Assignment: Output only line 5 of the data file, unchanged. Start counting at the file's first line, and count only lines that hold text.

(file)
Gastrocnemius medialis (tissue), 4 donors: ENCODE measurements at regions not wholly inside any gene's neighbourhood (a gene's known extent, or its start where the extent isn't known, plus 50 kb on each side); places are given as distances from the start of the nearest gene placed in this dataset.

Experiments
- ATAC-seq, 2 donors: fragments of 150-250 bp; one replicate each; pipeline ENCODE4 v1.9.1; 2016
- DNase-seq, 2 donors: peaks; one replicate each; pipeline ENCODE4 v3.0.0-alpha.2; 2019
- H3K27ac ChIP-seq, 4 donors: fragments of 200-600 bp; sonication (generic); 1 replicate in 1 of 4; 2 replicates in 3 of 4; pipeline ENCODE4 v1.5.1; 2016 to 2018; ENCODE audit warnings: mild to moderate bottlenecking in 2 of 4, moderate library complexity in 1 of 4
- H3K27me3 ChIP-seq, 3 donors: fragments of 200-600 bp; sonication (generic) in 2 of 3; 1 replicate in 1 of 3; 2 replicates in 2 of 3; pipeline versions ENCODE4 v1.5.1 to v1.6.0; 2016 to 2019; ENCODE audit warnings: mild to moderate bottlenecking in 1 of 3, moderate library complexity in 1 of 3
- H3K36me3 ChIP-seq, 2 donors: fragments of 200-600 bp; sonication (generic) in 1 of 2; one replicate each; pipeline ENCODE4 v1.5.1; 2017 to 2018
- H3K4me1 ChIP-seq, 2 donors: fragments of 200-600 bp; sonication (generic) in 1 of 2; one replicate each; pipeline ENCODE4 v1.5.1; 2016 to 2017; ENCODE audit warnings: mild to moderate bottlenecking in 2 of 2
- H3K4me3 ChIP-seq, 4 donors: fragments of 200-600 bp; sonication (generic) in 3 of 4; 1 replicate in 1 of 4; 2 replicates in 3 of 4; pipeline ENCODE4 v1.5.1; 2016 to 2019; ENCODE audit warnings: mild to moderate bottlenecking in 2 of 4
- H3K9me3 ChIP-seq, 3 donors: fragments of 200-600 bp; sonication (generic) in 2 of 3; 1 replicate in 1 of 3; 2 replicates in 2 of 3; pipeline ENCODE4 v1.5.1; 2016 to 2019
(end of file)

- H3K27ac ChIP-seq, 4 donors: fragments of 200-600 bp; sonication (generic); 1 replicate in 1 of 4; 2 replicates in 3 of 4; pipeline ENCODE4 v1.5.1; 2016 to 2018; ENCODE audit warnings: mild to moderate bottlenecking in 2 of 4, moderate library complexity in 1 of 4